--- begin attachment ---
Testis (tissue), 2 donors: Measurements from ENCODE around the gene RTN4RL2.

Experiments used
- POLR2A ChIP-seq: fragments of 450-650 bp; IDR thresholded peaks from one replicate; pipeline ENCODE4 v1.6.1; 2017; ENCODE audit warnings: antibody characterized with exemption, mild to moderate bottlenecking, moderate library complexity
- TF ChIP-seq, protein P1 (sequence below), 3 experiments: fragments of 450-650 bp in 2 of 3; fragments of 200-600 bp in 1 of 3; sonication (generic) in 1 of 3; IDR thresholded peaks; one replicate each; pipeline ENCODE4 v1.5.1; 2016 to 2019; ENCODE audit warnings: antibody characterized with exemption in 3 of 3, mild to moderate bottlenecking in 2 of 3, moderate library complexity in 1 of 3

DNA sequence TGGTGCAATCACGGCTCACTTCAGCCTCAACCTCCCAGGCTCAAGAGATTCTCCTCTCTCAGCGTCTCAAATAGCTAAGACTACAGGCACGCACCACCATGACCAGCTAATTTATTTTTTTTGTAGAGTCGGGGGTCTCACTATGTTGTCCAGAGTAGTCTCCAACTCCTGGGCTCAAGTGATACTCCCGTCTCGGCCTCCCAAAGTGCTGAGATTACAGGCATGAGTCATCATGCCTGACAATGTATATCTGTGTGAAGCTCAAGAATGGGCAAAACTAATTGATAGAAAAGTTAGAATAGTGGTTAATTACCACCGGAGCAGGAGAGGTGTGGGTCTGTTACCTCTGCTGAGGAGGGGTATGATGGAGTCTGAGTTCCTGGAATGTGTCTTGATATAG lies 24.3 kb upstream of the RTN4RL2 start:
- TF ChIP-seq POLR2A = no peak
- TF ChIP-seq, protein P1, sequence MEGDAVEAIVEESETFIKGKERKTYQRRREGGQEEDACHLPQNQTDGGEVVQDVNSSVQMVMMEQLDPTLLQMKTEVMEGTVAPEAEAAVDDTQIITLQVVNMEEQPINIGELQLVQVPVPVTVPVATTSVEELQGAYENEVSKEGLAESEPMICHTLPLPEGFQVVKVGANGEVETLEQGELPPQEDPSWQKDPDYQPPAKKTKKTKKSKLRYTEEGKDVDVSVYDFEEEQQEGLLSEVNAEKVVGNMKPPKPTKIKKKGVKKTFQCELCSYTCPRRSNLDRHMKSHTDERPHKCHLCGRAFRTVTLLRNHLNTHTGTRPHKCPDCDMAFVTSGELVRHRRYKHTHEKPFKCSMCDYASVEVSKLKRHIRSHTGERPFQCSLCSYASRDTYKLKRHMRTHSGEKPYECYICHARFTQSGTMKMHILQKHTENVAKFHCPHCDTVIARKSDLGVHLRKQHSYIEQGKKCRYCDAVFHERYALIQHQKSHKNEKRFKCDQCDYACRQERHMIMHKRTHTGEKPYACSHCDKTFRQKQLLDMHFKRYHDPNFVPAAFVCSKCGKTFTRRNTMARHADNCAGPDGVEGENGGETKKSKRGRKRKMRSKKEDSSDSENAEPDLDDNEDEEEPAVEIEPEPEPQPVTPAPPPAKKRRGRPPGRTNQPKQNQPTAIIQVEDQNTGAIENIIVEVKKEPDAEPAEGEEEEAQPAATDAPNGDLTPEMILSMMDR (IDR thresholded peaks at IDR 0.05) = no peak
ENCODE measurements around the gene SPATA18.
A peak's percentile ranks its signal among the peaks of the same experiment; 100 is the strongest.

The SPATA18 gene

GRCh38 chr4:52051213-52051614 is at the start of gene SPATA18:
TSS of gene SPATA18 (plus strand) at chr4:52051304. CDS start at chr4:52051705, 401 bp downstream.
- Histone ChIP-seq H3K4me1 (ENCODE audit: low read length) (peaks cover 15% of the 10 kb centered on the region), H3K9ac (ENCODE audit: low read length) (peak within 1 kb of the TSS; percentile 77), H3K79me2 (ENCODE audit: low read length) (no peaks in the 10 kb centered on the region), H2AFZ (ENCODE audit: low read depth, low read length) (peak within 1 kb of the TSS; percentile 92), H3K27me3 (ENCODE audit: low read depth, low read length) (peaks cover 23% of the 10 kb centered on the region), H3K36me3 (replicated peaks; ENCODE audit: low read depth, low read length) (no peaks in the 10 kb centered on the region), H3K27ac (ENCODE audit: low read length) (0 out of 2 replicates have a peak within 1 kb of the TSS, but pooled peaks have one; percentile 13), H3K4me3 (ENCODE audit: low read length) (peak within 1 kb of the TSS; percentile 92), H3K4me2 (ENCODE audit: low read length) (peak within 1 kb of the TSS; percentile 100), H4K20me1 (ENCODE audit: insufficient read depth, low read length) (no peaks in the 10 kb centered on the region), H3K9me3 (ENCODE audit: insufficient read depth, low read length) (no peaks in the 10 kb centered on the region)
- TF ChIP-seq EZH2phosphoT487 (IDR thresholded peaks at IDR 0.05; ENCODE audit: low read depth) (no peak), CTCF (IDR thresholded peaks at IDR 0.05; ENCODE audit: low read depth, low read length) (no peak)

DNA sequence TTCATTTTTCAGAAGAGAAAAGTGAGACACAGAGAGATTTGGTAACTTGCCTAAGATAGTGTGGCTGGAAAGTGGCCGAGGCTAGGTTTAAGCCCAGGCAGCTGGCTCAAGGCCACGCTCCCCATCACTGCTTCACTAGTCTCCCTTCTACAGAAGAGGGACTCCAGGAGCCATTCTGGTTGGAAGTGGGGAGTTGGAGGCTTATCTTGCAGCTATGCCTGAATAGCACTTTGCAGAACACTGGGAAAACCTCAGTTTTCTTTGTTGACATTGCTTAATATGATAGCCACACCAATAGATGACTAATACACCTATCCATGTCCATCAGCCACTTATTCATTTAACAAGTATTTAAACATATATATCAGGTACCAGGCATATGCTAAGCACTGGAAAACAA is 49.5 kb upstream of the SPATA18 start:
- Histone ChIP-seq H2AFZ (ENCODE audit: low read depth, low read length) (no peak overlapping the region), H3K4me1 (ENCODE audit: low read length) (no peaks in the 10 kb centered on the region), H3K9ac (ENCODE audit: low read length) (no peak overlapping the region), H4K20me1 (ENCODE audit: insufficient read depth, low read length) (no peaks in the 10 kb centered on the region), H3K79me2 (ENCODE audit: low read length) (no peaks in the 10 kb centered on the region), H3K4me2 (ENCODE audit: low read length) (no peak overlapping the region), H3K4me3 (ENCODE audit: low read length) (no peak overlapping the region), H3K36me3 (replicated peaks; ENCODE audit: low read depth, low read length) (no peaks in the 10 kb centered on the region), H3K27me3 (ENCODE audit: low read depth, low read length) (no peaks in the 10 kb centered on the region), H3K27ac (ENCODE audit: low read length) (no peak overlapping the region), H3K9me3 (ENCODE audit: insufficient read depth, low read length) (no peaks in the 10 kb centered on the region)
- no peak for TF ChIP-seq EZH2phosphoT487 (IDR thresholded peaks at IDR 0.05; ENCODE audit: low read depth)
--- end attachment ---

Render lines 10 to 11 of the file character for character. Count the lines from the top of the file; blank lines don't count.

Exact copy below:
The SPATA18 gene

GRCh38 chr4:52051213-52051614 is at the start of gene SPATA18: